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| Updating an Approved Entry
The Procedure as described here is still being worked out (as of December 2011). It differs slightly from the way things were done when the BBC ran the site. Bear with us if we change our minds on some of the details here.
So you want to Update an Approved Guide Entry? Please take a moment to familiarise yourself with the processes involved; kick back and chill a while...
The guiding influence for updating is that the process empowers the community to keep the Approved Guide fresh and 'now'. As our founder Douglas Adams said in his vision for h2g2:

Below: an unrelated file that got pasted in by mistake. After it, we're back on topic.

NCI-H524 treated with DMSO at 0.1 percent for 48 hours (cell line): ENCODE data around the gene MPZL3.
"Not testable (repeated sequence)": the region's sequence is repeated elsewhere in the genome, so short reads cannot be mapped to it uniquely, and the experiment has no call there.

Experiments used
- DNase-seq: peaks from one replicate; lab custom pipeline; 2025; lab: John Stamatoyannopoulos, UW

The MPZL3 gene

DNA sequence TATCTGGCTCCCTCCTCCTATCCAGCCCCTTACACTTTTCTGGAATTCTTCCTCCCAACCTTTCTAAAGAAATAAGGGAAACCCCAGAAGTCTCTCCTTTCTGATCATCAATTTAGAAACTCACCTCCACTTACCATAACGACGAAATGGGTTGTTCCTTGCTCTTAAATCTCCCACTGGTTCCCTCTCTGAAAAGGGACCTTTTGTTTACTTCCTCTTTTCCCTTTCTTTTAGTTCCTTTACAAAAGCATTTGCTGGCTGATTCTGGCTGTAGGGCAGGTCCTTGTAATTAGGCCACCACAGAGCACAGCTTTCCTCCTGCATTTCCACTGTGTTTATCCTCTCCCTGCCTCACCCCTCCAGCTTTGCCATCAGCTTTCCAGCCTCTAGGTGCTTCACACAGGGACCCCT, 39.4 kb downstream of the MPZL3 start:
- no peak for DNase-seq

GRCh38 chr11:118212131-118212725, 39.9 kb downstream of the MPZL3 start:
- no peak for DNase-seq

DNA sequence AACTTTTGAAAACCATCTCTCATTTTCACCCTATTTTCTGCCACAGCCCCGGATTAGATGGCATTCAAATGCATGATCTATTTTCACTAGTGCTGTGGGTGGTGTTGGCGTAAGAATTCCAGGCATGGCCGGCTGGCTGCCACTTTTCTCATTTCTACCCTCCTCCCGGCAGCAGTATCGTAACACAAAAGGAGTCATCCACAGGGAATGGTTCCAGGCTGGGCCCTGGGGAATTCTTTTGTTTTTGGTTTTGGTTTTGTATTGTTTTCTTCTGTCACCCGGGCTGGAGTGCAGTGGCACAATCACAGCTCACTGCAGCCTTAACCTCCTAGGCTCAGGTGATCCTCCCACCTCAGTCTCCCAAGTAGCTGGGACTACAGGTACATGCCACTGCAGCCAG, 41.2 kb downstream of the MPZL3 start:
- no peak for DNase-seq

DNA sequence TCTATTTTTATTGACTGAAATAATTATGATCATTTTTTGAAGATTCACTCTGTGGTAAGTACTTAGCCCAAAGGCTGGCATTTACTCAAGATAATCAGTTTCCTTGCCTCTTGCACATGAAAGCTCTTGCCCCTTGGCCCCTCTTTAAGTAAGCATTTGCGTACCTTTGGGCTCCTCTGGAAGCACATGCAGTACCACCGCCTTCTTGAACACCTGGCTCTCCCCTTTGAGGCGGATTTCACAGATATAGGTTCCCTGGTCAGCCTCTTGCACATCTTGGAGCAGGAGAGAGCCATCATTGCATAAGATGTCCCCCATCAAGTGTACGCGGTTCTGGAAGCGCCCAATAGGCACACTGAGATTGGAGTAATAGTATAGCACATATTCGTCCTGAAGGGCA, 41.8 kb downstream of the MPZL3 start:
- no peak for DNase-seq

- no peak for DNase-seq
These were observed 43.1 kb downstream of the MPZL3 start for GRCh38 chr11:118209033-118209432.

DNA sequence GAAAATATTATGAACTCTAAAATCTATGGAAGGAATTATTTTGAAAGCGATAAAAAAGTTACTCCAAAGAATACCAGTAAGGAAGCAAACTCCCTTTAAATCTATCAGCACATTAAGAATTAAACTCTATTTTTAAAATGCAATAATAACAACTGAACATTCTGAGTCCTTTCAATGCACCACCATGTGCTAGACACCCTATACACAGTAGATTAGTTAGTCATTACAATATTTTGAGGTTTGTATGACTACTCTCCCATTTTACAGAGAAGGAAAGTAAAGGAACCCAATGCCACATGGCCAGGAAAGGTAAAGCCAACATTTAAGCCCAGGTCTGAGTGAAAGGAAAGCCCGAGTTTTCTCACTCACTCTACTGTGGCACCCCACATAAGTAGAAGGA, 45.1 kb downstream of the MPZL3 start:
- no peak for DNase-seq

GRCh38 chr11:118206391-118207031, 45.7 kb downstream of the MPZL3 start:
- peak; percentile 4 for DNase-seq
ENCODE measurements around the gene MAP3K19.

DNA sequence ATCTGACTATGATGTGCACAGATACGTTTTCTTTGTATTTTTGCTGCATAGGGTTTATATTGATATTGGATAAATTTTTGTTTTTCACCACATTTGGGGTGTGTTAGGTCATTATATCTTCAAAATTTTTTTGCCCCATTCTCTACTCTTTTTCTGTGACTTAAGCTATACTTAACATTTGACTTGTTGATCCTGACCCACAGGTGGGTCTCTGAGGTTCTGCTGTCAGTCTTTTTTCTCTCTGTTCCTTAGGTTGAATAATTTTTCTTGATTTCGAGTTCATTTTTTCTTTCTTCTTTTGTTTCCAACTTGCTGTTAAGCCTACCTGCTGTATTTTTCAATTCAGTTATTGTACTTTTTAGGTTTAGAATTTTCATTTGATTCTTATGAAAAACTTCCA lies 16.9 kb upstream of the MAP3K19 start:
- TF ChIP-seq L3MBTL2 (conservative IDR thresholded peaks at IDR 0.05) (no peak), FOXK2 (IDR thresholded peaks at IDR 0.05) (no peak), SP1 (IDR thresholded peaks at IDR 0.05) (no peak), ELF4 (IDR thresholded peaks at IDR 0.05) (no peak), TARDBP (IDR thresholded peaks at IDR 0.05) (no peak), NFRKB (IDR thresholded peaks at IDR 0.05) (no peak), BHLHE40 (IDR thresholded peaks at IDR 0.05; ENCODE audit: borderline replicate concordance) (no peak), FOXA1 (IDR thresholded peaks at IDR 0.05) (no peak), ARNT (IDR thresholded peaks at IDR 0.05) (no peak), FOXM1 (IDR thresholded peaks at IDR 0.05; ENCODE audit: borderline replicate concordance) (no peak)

I did have the inkling of an idea that a collaborative guide, one that was written and kept up to date by the people who used it, in real time, might be a neat idea.
So in keeping with Douglas' vision, we're turning over the responsibility to you, the h2g2 Community.
Our thanks go out to a number of h2g2 Researchers who helped shape the Update process, including Frankie Roberto, Mikey the Humming Mouse, Increase Mathers, Anna, Abi, Jimster, Matt and, last but by no means least, Jimi X, who dedicated many years to the original Update Headquarters.
Why Update Entries?
There should be three criteria for wanting to update an entry.
- Are there incorrect facts in the entry?
- Is the entry out of date?
- Is there newer, better information available that should be included?